Aspirin can increase risk of heart failure by more than 25 percent: Study

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Aspirin, one of the most popular painkillers in the world, has been linked to causing a greater risk of heart failure, a new study finds.

Aspirin use is associated with a 26 percent risk of heart failure in people who have at least one predisposing factor or condition, according to researchers from the European Society of Cardiology. Predisposing factors that were taken into consideration in the study included high blood pressure, smoking, diabetes, obesity, high cholesterol and cardiovascular disease.

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However, the researchers noted that the influence of aspirin on heart failure was controversial and that the study aimed to evaluate the correlation between the two, in people with and without heart disease.

“This is the first study to report that among individuals with a least one risk factor for heart failure, those taking aspirin were more likely to subsequently develop the condition than those not using the medication,” study author Dr. Blerim Mujaj of Germany’s University of Freiburg, said in a statement.

“While the findings require confirmation, they do indicate that the potential link between aspirin and heart failure needs to be clarified.”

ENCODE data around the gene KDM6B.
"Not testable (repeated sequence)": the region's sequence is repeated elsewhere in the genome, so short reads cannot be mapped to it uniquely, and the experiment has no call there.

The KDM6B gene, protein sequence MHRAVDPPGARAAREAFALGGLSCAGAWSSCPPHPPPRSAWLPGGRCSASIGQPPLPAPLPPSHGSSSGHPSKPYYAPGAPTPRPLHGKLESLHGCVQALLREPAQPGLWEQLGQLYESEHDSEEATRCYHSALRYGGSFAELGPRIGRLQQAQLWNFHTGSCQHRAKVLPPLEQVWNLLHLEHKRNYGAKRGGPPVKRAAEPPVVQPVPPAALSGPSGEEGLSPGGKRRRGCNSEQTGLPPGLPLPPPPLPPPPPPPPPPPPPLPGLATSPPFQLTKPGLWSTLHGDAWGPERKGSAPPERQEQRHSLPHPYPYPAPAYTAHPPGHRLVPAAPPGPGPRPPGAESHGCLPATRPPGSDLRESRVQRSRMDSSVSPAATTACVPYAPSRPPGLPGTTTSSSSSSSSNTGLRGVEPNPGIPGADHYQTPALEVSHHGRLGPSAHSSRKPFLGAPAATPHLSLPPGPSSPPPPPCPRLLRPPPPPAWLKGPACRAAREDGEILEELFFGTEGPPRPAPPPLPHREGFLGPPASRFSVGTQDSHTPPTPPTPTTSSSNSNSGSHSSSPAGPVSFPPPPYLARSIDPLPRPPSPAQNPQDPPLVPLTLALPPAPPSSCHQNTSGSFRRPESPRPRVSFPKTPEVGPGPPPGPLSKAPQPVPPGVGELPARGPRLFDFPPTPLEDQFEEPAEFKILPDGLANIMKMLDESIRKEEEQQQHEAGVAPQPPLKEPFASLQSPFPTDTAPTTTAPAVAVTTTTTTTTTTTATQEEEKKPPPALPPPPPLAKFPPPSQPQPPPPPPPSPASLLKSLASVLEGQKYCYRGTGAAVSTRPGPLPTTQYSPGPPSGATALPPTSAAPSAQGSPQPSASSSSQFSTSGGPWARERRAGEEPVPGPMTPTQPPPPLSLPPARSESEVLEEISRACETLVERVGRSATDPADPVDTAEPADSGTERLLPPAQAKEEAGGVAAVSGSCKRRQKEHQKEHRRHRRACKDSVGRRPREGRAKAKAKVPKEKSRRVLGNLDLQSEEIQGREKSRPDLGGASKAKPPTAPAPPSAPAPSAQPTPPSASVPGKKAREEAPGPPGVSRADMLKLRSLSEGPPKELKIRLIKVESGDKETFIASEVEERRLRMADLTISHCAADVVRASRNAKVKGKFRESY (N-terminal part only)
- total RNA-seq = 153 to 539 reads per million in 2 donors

The analysis included just over 30,000 people who were at risk of developing heart failure, all of whom were enrolled from Western Europe and the US. Participants were aged 40 and above and free of heart failure at baseline.

The average age of the research’s participants was 67 years and 34 percent of them were women.

At baseline, 7,698 participants (25 percent) were taking aspirin. Throughout the follow-up period, 1,330 participants developed heart failure, the researchers reported.

The investigators assessed the association between aspirin use and incident heart failure after adjusting for sex, age, body mass index, smoking, alcohol use, blood pressure, heart rate, blood cholesterol, creatinine, hypertension, diabetes, cardiovascular disease, and treatment with renin-angiotensin-aldosterone-system inhibitors, calcium channel blockers, diuretics, beta-blockers and lipid-lowering drugs.

Taking aspirin was independently associated with a 26 percent raised risk of a new heart failure diagnosis.

“This was the first large study to investigate the relationship between aspirin use and incident heart failure in individuals with and without heart disease and at least one risk factor. Aspirin is commonly used – in our study one in four participants were taking the medication. In this population, aspirin use was associated with incident heart failure, independent of other risk factors,” Dr. Mujaj said.

“Large multinational randomized trials in adults at risk for heart failure are needed to verify these results. Until then, our observations suggest that aspirin should be prescribed with caution in those with heart failure or with risk factors for the condition.”

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